61 House Republicans propose new tax cut to make buying guns cheaper


The $200 tax on some firearms transfers has not been raised since 1934. They want to eliminate it entirely.

A group of 61 House Republicans proposed a new tax cut this week, this time for gun purchasers.

On Tuesday, Iowa Rep. Ashley Hinson introduced the Repealing Illegal Freedom and Liberty Excises (RIFLE) Act to repeal the $200 tax on the transfer and purchase of a small number of federally regulated guns.

"The federal government should not be placing financial barriers on the inalienable rights of Americans. This unconstitutional tax on certain firearm purchases is a direct violation of the Second Amendment and must be repealed," she said in a press release on Wednesday.

"As the Biden Administration and Democrats push proposals that unfairly target law-abiding gun owners, I will continue to stand up for Iowans' right to keep and bear arms," she added.

Washington Rep. Dan Newhouse, one of 60 original co-sponsors, agreed, writing, "Law-abiding citizens should not have to fear the federal government regulating their firearms out of existence. This tax is unconstitutional and infringes on our Second Amendment rights."

The Second Amendment states that "A well regulated Militia, being necessary to the security of a free State, the right of the people to keep and bear Arms, shall not be infringed."

It makes no prohibition of taxation of firearms, which has been done for decades. Similarly, while the Constitution protects the right to free speech and press, that has never meant book sales must be tax-exempt.

The $200 tax applies only to "firearms and equipment (such as machine guns, short-barreled firearms, and silencers) regulated under the National Firearms Act," according to the Congressional Research Service. It was enacted in 1934.

While its original purpose was to slow the sale of those deadly arms, it has not been increased a bit since that time. The Center for American Progress estimated in 2020 that, if it had kept pace with inflation, that tax would now be $3,900 per sale.

One of the report's authors told the American Independent Foundation on Thursday that Hinson's proposal is a bad idea.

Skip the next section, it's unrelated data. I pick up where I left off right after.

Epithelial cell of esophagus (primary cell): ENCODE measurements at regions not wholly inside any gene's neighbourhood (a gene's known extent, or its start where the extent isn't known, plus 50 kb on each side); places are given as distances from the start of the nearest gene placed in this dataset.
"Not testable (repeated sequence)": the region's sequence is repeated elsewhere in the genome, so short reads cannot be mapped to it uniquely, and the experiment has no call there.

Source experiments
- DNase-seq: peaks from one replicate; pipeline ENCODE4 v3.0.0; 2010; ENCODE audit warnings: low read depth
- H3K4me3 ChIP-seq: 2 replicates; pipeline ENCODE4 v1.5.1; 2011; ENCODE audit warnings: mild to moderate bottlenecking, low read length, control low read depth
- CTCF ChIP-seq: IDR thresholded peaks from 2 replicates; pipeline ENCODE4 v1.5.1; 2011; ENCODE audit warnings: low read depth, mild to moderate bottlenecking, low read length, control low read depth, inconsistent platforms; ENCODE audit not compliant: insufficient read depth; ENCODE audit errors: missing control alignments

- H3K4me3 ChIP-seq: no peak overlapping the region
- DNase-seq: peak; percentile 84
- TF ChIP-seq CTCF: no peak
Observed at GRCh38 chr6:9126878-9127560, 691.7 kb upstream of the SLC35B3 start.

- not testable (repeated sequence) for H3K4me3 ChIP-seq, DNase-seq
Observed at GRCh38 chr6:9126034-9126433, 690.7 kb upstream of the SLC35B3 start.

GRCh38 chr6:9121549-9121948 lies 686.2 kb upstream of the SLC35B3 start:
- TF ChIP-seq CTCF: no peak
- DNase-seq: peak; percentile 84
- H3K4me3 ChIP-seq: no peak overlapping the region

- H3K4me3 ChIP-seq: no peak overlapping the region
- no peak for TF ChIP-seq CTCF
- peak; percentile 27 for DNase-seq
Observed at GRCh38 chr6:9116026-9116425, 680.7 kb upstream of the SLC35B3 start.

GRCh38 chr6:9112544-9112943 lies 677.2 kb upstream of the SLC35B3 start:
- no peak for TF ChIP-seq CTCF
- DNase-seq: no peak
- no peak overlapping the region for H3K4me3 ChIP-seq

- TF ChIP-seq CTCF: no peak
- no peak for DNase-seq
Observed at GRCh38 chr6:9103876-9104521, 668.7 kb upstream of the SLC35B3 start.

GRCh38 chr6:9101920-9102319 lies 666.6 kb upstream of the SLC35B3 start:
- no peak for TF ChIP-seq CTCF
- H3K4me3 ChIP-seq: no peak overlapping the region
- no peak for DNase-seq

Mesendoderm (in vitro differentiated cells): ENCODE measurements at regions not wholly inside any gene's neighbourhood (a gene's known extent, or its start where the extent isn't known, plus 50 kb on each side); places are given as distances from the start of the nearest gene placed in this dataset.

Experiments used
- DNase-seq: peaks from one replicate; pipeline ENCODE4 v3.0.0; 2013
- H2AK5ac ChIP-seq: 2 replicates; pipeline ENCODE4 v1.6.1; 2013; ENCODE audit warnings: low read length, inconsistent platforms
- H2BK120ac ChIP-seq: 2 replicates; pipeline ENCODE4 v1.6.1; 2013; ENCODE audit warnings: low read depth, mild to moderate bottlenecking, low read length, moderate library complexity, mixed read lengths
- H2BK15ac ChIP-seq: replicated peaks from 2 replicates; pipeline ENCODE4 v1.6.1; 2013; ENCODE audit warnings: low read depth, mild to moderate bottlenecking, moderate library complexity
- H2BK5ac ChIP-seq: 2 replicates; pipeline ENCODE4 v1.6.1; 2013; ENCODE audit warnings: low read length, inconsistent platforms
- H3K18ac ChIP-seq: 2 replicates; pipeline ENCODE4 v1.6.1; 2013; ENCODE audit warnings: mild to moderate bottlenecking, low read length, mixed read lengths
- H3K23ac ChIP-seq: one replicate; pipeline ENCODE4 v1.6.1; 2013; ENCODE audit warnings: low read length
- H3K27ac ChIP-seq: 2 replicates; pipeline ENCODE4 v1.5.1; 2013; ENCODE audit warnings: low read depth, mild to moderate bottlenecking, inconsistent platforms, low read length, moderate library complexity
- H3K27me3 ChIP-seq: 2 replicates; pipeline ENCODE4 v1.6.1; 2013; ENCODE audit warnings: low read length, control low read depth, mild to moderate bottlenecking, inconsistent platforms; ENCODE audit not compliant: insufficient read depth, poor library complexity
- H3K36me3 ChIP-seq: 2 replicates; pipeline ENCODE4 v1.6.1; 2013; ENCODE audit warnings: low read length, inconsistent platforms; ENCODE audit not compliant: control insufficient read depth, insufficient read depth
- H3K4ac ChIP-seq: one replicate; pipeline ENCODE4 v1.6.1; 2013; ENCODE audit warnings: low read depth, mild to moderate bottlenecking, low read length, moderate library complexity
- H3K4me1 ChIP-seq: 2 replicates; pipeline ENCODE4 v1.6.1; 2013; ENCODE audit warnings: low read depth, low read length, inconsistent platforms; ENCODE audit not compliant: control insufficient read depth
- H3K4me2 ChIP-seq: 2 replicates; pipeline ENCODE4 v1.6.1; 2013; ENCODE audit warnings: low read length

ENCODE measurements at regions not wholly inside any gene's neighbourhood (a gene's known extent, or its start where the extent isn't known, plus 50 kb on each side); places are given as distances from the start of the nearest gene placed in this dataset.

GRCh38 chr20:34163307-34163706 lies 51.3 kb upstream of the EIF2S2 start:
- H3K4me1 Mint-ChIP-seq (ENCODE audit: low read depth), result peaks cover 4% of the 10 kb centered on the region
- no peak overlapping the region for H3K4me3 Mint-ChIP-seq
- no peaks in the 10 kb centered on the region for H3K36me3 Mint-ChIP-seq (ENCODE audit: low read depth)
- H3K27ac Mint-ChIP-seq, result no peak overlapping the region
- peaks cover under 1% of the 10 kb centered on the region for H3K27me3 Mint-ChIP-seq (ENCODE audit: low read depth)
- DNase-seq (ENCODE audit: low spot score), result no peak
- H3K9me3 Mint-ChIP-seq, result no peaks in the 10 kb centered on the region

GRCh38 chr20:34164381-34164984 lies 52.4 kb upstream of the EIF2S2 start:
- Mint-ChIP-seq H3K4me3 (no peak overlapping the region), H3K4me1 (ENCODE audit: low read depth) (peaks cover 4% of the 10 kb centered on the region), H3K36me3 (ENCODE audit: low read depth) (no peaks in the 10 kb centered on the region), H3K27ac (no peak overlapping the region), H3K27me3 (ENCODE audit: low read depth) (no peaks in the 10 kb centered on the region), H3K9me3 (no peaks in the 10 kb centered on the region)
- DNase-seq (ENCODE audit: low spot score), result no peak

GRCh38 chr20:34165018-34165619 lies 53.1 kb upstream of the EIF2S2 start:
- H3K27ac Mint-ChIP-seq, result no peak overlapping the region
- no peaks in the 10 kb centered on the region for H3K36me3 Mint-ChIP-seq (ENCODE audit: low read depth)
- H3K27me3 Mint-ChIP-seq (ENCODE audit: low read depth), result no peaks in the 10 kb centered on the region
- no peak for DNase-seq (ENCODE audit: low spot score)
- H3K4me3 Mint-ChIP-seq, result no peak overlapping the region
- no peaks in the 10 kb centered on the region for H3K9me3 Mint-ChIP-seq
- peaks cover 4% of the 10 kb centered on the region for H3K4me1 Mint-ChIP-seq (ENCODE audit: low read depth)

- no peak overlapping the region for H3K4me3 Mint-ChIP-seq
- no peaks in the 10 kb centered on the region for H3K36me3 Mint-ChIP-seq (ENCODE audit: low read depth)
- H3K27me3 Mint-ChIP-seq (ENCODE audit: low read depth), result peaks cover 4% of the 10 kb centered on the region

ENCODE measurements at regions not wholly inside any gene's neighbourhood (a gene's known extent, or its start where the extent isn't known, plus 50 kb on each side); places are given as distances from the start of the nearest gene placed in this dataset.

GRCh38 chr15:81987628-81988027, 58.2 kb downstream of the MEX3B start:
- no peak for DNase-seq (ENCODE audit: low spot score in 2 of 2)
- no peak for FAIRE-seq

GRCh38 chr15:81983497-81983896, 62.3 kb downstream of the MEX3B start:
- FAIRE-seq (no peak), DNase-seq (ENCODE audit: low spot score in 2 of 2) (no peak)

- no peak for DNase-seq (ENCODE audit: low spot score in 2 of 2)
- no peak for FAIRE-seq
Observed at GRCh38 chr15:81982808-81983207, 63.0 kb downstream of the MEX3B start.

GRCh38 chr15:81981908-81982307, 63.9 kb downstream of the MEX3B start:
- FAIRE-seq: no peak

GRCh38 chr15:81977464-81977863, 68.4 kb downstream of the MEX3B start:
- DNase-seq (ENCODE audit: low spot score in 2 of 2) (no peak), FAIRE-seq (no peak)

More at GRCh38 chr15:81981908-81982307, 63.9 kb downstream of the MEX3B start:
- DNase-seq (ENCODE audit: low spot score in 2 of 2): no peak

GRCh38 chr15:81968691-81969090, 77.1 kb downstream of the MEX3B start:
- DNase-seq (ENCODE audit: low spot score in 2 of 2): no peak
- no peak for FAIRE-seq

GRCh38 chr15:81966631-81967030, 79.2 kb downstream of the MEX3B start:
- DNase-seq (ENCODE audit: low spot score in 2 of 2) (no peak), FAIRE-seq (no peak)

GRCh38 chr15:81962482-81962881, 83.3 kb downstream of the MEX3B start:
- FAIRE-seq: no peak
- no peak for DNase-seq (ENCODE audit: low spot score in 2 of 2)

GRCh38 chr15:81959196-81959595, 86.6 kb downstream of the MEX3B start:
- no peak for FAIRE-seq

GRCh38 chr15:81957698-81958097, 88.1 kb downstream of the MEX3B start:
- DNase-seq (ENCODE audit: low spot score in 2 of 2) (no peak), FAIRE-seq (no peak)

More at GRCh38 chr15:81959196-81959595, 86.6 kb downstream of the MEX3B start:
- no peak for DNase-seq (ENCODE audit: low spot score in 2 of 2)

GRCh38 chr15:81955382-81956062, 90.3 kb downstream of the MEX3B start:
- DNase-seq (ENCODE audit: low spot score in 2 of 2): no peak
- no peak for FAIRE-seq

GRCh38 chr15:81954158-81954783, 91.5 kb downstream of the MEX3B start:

"This bill is an effort to undermine a nearly 90-year-old law that has successfully protected U.S. communities from the significant harm caused by fully automatic machineguns," said Chelsea Parsons, vice president for gun violence prevention policy at the Center.

"At a time when gun violence is devastating communities across the country, our elected leaders should be focused on developing solutions to that problem, not carrying the water for the gun industry," she added.

In Fiscal Year 2016, the National Firearms Act taxes brought in about $68.6 million into the U.S. Treasury.

A spokesperson for Hinson did not immediately respond to an inquiry about whether and how she would offset those funds without making the federal budget deficit even larger.

Contrary to Newhouse's assertion, the bill has hardly regulated firearms out of existence.

According to the National Shooting Sports Foundation, the gun industry's trade association, close to 5.5 million guns were sold in the first quarter of 2021 in the U.S. alone — the most on record.

"I don't think we are in an environment where gun sales are going to fall anytime soon," Wellesley College economist Phillip Levine told CBS News on April 21.

Gun violence has also continued to be widespread. According to Gun Violence Archive, more than 15,000 gun deaths have already occurred in the U.S. this year alone. There have also been at least 200 mass shootings in the first 132 days of 2021.

In March, every one of the 61 GOP lawmakers pushing for this tax cut for guns voted against giving Americans an average 2021 tax cut of $3,040 — a key provision of President Joe Biden's American Rescue Plan.

Published with permission of The American Independent Foundation.